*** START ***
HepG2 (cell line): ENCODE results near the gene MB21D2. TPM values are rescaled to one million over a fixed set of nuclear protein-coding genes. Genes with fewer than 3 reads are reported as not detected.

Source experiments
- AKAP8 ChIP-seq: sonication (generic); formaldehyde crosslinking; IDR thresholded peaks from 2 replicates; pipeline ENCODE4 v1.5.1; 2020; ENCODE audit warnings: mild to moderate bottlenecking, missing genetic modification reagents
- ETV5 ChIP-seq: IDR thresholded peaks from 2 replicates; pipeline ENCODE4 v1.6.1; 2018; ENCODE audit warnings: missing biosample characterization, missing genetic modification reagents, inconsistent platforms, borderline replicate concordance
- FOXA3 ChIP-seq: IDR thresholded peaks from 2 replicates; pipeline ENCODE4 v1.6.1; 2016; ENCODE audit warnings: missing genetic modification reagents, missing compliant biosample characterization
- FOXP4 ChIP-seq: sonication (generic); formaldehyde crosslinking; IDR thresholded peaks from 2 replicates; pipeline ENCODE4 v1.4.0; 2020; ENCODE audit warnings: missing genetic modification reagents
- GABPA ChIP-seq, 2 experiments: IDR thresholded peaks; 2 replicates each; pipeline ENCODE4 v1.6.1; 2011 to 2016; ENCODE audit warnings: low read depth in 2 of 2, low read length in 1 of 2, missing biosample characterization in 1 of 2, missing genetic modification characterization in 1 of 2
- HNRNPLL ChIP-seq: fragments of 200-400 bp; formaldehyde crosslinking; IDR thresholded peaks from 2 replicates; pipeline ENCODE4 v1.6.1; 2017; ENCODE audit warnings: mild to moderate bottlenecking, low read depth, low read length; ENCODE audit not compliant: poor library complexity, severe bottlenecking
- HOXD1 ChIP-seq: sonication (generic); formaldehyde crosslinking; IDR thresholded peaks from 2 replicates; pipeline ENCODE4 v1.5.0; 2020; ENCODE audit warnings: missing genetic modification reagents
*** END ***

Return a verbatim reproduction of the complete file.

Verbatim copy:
HepG2 (cell line): ENCODE results near the gene MB21D2. TPM values are rescaled to one million over a fixed set of nuclear protein-coding genes. Genes with fewer than 3 reads are reported as not detected.

Source experiments
- AKAP8 ChIP-seq: sonication (generic); formaldehyde crosslinking; IDR thresholded peaks from 2 replicates; pipeline ENCODE4 v1.5.1; 2020; ENCODE audit warnings: mild to moderate bottlenecking, missing genetic modification reagents
- ETV5 ChIP-seq: IDR thresholded peaks from 2 replicates; pipeline ENCODE4 v1.6.1; 2018; ENCODE audit warnings: missing biosample characterization, missing genetic modification reagents, inconsistent platforms, borderline replicate concordance
- FOXA3 ChIP-seq: IDR thresholded peaks from 2 replicates; pipeline ENCODE4 v1.6.1; 2016; ENCODE audit warnings: missing genetic modification reagents, missing compliant biosample characterization
- FOXP4 ChIP-seq: sonication (generic); formaldehyde crosslinking; IDR thresholded peaks from 2 replicates; pipeline ENCODE4 v1.4.0; 2020; ENCODE audit warnings: missing genetic modification reagents
- GABPA ChIP-seq, 2 experiments: IDR thresholded peaks; 2 replicates each; pipeline ENCODE4 v1.6.1; 2011 to 2016; ENCODE audit warnings: low read depth in 2 of 2, low read length in 1 of 2, missing biosample characterization in 1 of 2, missing genetic modification characterization in 1 of 2
- HNRNPLL ChIP-seq: fragments of 200-400 bp; formaldehyde crosslinking; IDR thresholded peaks from 2 replicates; pipeline ENCODE4 v1.6.1; 2017; ENCODE audit warnings: mild to moderate bottlenecking, low read depth, low read length; ENCODE audit not compliant: poor library complexity, severe bottlenecking
- HOXD1 ChIP-seq: sonication (generic); formaldehyde crosslinking; IDR thresholded peaks from 2 replicates; pipeline ENCODE4 v1.5.0; 2020; ENCODE audit warnings: missing genetic modification reagents